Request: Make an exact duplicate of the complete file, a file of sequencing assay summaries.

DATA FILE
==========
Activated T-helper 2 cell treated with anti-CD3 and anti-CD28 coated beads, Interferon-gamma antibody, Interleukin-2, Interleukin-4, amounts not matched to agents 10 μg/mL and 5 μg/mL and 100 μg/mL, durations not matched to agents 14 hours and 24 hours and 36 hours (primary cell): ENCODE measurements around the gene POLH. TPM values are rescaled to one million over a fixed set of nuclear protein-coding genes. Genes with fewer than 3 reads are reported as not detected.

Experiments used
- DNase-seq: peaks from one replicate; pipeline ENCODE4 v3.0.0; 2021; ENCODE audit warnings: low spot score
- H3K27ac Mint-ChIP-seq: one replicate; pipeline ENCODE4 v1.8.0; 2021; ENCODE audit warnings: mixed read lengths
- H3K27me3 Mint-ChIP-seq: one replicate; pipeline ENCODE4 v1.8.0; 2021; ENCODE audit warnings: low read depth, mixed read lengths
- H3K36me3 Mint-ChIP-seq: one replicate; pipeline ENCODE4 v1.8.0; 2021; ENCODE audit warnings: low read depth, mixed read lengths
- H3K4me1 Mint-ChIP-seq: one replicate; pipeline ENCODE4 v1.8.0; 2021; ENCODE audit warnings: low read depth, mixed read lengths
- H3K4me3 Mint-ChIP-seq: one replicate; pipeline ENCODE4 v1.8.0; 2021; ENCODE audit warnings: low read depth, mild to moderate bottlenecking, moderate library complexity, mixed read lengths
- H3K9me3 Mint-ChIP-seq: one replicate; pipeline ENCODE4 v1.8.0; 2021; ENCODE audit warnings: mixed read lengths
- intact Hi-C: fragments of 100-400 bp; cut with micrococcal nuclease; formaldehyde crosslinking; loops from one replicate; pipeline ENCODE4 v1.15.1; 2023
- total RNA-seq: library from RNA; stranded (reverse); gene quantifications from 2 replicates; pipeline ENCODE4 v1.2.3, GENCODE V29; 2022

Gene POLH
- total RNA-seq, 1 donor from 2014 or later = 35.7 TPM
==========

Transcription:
Activated T-helper 2 cell treated with anti-CD3 and anti-CD28 coated beads, Interferon-gamma antibody, Interleukin-2, Interleukin-4, amounts not matched to agents 10 μg/mL and 5 μg/mL and 100 μg/mL, durations not matched to agents 14 hours and 24 hours and 36 hours (primary cell): ENCODE measurements around the gene POLH. TPM values are rescaled to one million over a fixed set of nuclear protein-coding genes. Genes with fewer than 3 reads are reported as not detected.

Experiments used
- DNase-seq: peaks from one replicate; pipeline ENCODE4 v3.0.0; 2021; ENCODE audit warnings: low spot score
- H3K27ac Mint-ChIP-seq: one replicate; pipeline ENCODE4 v1.8.0; 2021; ENCODE audit warnings: mixed read lengths
- H3K27me3 Mint-ChIP-seq: one replicate; pipeline ENCODE4 v1.8.0; 2021; ENCODE audit warnings: low read depth, mixed read lengths
- H3K36me3 Mint-ChIP-seq: one replicate; pipeline ENCODE4 v1.8.0; 2021; ENCODE audit warnings: low read depth, mixed read lengths
- H3K4me1 Mint-ChIP-seq: one replicate; pipeline ENCODE4 v1.8.0; 2021; ENCODE audit warnings: low read depth, mixed read lengths
- H3K4me3 Mint-ChIP-seq: one replicate; pipeline ENCODE4 v1.8.0; 2021; ENCODE audit warnings: low read depth, mild to moderate bottlenecking, moderate library complexity, mixed read lengths
- H3K9me3 Mint-ChIP-seq: one replicate; pipeline ENCODE4 v1.8.0; 2021; ENCODE audit warnings: mixed read lengths
- intact Hi-C: fragments of 100-400 bp; cut with micrococcal nuclease; formaldehyde crosslinking; loops from one replicate; pipeline ENCODE4 v1.15.1; 2023
- total RNA-seq: library from RNA; stranded (reverse); gene quantifications from 2 replicates; pipeline ENCODE4 v1.2.3, GENCODE V29; 2022

Gene POLH
- total RNA-seq, 1 donor from 2014 or later = 35.7 TPM